Hollows doco reminds Gabi the fight for sight never ends
It’s 1977 and renowned eye doctor Professor Fred Hollows smokes a pipe as he drives a khaki four-wheel drive through outback Australia. The scene gives way to Hollows, sporting a mean set of side-burns, telling a nation things it prefers not to hear.
“The hard facts are in an affluent country like this there are incredible pockets of poverty and disease, including eye disease, as anybody who looks even superficially at the Aboriginal scene will see,” he says.
The documentary was called They Used to Call It Sandy Blight and it was made by an independent film crew that travelled with Hollows’ groundbreaking National Trachoma and Eye Health Program team through remote Australia.
It first went to air on the ABC in 1978, despite reported attempts by Australian health authorities to censor it. And it’s fair to say the film, which drew attention to Indigenous health problems, third-world living conditions and in particular high rates of blindness, caused nothing less than an uproar.
But 38 years after its controversial debut on the ABC and in the 40th anniversary year of the NTEHP, the reels and footage have found a home at the National Film and Sound Archive of Australia, which is also making the film available to the world on YouTube.
Professor Hollows’ widow, Gabi, told NIT in the late 70’s many people had found the documentary confronting.
“It was a little bit harsh at the time for some people to hear what was going on in Indigenous communities,” she says. “A lot of people were saying ‘You can’t talk about that’ and tried to censor it.
“Fred actually had quite an outspoken way of speaking and the film I think was quite confronting to some people to see.
“When we had our event at the National Museum it was quite a prompt to remind people that some things have changed for the better. We now have over 200 Indigenous doctors and lots of medical services. All the things the way Fred was wanting to have them, but still, in your face, you’ve still got some very challenging conditions in some of the communities today.”
Professor Hollows, who died in 1993, was set on his path of restoring sight to outback Australia in the late 60s when he was asked to see two senior men from Daguragu (Wattie Creek) in the Northern Territory.
The men had eye problems Professor Hollows had never seen before. Doctors at the time had thought the problems were only found in Africa.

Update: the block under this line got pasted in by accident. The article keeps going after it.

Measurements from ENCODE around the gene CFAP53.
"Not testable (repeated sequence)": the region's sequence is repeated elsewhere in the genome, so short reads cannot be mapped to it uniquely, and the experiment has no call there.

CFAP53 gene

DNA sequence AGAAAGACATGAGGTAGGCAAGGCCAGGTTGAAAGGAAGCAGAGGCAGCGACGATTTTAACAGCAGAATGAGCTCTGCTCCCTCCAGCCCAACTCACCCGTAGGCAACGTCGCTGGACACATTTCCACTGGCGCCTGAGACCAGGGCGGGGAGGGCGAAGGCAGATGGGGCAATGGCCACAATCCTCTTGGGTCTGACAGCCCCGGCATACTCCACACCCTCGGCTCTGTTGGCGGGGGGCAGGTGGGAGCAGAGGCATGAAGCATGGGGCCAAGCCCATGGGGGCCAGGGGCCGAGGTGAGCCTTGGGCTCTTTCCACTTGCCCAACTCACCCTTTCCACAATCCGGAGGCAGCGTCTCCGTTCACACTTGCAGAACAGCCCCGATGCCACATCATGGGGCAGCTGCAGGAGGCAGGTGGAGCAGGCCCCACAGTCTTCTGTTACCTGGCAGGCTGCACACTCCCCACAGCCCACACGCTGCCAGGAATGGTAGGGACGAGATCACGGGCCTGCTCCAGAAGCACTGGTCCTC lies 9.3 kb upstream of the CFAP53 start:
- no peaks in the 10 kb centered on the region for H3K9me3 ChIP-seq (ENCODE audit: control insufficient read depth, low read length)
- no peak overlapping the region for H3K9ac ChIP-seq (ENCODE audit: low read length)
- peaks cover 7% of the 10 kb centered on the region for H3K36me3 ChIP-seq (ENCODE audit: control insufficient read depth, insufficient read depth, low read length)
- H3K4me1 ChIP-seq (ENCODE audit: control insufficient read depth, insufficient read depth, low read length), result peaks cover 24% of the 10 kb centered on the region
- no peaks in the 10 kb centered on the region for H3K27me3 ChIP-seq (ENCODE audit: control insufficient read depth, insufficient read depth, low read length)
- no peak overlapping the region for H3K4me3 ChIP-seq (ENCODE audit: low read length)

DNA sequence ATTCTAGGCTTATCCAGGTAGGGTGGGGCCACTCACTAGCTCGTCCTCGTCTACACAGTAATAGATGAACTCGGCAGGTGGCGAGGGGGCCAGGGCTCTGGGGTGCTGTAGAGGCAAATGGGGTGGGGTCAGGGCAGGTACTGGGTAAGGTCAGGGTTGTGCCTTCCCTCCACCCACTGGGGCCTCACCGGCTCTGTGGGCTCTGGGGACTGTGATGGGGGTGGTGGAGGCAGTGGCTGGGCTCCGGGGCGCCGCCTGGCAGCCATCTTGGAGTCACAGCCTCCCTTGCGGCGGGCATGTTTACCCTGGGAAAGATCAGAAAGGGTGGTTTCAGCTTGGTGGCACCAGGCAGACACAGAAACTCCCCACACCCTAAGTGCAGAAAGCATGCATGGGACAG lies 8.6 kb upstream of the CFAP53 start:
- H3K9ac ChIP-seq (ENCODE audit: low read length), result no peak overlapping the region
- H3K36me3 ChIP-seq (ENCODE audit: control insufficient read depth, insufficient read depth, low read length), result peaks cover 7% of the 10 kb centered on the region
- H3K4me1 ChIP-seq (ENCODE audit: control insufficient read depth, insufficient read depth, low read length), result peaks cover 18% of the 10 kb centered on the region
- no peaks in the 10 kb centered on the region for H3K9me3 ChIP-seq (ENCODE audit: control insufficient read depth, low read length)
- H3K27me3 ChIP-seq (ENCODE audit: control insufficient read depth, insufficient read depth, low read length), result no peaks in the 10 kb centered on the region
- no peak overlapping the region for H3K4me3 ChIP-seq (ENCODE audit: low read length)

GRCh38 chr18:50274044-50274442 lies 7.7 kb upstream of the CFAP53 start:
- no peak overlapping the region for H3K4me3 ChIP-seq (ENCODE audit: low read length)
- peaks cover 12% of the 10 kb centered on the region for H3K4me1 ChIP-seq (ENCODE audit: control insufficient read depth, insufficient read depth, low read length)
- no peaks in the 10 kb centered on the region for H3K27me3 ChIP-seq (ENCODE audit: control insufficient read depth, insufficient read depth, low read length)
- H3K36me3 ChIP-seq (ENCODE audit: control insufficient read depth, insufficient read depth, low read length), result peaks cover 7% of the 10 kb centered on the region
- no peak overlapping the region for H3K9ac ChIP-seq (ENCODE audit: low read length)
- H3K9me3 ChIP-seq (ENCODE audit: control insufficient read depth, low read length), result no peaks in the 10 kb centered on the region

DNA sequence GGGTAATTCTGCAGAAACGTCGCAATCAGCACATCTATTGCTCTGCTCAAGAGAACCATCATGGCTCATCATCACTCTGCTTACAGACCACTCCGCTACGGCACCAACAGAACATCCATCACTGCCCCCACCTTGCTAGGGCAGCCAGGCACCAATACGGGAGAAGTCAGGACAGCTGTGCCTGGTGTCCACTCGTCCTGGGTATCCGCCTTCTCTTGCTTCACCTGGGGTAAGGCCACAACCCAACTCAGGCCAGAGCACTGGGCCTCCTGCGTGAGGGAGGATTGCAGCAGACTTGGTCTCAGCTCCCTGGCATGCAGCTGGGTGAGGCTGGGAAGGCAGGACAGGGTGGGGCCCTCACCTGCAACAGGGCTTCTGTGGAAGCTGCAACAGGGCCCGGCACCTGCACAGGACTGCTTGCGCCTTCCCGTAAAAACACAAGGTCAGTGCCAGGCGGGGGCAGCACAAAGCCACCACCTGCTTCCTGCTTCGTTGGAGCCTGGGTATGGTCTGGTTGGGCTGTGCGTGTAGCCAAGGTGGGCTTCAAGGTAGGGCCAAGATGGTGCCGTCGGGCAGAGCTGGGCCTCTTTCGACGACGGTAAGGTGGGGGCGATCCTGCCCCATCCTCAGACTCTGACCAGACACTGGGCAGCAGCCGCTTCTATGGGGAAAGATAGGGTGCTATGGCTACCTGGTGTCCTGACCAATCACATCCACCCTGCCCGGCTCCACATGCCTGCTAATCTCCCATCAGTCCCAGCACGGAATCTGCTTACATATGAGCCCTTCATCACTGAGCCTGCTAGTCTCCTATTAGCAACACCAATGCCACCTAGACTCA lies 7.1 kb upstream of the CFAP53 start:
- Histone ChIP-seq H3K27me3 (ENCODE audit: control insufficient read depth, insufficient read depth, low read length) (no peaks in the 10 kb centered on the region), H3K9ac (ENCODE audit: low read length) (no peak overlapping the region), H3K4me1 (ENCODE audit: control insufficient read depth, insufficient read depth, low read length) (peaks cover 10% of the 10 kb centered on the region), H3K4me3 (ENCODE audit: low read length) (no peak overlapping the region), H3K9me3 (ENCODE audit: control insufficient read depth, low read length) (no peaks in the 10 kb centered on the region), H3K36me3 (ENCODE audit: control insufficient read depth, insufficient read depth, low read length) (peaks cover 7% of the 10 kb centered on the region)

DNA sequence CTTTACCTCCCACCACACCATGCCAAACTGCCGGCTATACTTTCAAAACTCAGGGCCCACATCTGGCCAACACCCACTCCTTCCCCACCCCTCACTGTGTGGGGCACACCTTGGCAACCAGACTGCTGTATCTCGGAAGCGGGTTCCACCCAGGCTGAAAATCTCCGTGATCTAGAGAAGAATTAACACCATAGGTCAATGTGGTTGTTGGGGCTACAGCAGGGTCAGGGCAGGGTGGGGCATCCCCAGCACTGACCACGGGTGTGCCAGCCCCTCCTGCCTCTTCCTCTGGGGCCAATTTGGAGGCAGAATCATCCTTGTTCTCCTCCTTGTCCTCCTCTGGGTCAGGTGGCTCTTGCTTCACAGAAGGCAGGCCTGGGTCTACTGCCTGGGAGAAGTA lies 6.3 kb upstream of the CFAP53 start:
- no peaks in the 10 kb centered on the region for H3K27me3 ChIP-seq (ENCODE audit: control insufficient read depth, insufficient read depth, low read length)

But it was the tip of the iceberg and Hollows was shocked by the high prevalence of blinding trachoma — a bacterial eye infection — in men, women and children, as well as the lack of basic health care.
In 1976 he launched the three-year NTEHP with the aim of eliminating trachoma and other eye conditions in rural and remote communities and, for the first time, record the status of eye health in rural Australia.
In one sobering statistic in They Used to Call it Sandy Blight, the commentator reveals that in one central Australian community at the time, a quarter of its people over 60 were blind.
Mrs Hollows, an orthoptist, was a member of the NTEHP team. She says apart from the health issues, the team also faced other challenged.
“In those days there were so many people who hadn’t identified as Aboriginal people or coming from Aboriginal descent,” she says.
“For every patient that came through the door we had to identify who they were and where they were from, but so many people just hung their heads and had no idea because they were from the Stolen Generation and they weren’t in their own communities and they were taken away from their families for such a long time.
“It was very very confronting. At one time they said there was no Stolen Generation. There was (former Aboriginal Affairs Minister) John Herron and John Howard denying we had a Stolen Generation of Indigenous people.
“Well, that was the biggest lie that ever was because all over this country, and still today, there are people who still don’t identify and have no knowledge of who their families were.”
Today, the Fred Hollows Foundation, a not-for-profit organisation set up by the Hollows in 1992, works in more than 25 countries to eliminate avoidable blindness and has restored sight to more than two million people.
Working with Indigenous communities in Australia remains central to what the Foundation does.
Mrs Hollows says in the Foundation’s Indigenous program last year, 15,000 people in remote areas were screened and 1,799 operations and treatments were performed — 782 cataract surgeries and 816 related to diabetes.
More than 2,500 people were treated with antibiotics for trachoma. About 3,700 pairs of glasses were prescribed. Nearly 270 community health workers were trained and more than 3,500 school children were screened.
“In Australia I think we still have very very shocking conditions in some communities,” she says. “There have been amazing, good stories. But it’s hard and you have to chip away at it all the time.
“You can’t rest on your laurels and say ‘okay we’ve done that’ because by the time you come back it’s another generation that’s got to be looked at.”
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